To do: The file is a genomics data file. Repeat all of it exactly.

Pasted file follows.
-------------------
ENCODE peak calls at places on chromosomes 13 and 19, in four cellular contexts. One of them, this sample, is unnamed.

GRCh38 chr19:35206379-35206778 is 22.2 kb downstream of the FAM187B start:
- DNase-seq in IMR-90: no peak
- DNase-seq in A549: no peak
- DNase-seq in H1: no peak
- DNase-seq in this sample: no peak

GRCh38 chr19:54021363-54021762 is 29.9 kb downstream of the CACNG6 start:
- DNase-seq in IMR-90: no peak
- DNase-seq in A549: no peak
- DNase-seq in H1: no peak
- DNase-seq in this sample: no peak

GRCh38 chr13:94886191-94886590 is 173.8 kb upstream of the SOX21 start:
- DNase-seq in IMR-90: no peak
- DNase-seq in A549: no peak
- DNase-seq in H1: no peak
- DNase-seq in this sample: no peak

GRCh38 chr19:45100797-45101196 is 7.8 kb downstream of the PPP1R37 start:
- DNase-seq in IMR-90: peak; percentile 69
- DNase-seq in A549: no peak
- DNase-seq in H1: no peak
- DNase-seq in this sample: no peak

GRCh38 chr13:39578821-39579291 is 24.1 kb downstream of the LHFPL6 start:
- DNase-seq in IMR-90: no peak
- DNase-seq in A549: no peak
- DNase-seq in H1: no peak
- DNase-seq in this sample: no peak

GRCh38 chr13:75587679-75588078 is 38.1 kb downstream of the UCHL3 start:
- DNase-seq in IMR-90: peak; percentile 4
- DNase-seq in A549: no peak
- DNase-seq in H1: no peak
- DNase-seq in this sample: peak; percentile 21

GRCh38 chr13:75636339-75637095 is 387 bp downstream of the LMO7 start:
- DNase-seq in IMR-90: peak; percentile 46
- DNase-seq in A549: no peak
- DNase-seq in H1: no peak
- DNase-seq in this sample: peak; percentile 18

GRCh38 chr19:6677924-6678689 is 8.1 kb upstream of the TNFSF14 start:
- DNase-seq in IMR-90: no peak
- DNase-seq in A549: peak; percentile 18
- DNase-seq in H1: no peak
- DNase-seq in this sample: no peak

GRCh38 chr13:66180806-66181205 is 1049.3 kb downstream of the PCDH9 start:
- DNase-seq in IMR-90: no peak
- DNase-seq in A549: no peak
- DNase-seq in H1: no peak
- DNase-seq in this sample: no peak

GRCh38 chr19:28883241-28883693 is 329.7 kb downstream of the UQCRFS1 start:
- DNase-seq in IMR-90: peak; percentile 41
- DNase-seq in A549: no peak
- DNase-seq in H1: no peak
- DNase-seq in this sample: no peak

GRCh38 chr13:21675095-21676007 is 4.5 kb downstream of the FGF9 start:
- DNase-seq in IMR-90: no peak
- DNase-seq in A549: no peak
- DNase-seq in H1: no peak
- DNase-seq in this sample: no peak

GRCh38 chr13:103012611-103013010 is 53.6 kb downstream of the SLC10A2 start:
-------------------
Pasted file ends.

ENCODE peak calls at places on chromosomes 13 and 19, in four cellular contexts. One of them, this sample, is unnamed.

GRCh38 chr19:35206379-35206778 is 22.2 kb downstream of the FAM187B start:
- DNase-seq in IMR-90: no peak
- DNase-seq in A549: no peak
- DNase-seq in H1: no peak
- DNase-seq in this sample: no peak

GRCh38 chr19:54021363-54021762 is 29.9 kb downstream of the CACNG6 start:
- DNase-seq in IMR-90: no peak
- DNase-seq in A549: no peak
- DNase-seq in H1: no peak
- DNase-seq in this sample: no peak

GRCh38 chr13:94886191-94886590 is 173.8 kb upstream of the SOX21 start:
- DNase-seq in IMR-90: no peak
- DNase-seq in A549: no peak
- DNase-seq in H1: no peak
- DNase-seq in this sample: no peak

GRCh38 chr19:45100797-45101196 is 7.8 kb downstream of the PPP1R37 start:
- DNase-seq in IMR-90: peak; percentile 69
- DNase-seq in A549: no peak
- DNase-seq in H1: no peak
- DNase-seq in this sample: no peak

GRCh38 chr13:39578821-39579291 is 24.1 kb downstream of the LHFPL6 start:
- DNase-seq in IMR-90: no peak
- DNase-seq in A549: no peak
- DNase-seq in H1: no peak
- DNase-seq in this sample: no peak

GRCh38 chr13:75587679-75588078 is 38.1 kb downstream of the UCHL3 start:
- DNase-seq in IMR-90: peak; percentile 4
- DNase-seq in A549: no peak
- DNase-seq in H1: no peak
- DNase-seq in this sample: peak; percentile 21

GRCh38 chr13:75636339-75637095 is 387 bp downstream of the LMO7 start:
- DNase-seq in IMR-90: peak; percentile 46
- DNase-seq in A549: no peak
- DNase-seq in H1: no peak
- DNase-seq in this sample: peak; percentile 18

GRCh38 chr19:6677924-6678689 is 8.1 kb upstream of the TNFSF14 start:
- DNase-seq in IMR-90: no peak
- DNase-seq in A549: peak; percentile 18
- DNase-seq in H1: no peak
- DNase-seq in this sample: no peak

GRCh38 chr13:66180806-66181205 is 1049.3 kb downstream of the PCDH9 start:
- DNase-seq in IMR-90: no peak
- DNase-seq in A549: no peak
- DNase-seq in H1: no peak
- DNase-seq in this sample: no peak

GRCh38 chr19:28883241-28883693 is 329.7 kb downstream of the UQCRFS1 start:
- DNase-seq in IMR-90: peak; percentile 41
- DNase-seq in A549: no peak
- DNase-seq in H1: no peak
- DNase-seq in this sample: no peak

GRCh38 chr13:21675095-21676007 is 4.5 kb downstream of the FGF9 start:
- DNase-seq in IMR-90: no peak
- DNase-seq in A549: no peak
- DNase-seq in H1: no peak
- DNase-seq in this sample: no peak

GRCh38 chr13:103012611-103013010 is 53.6 kb downstream of the SLC10A2 start: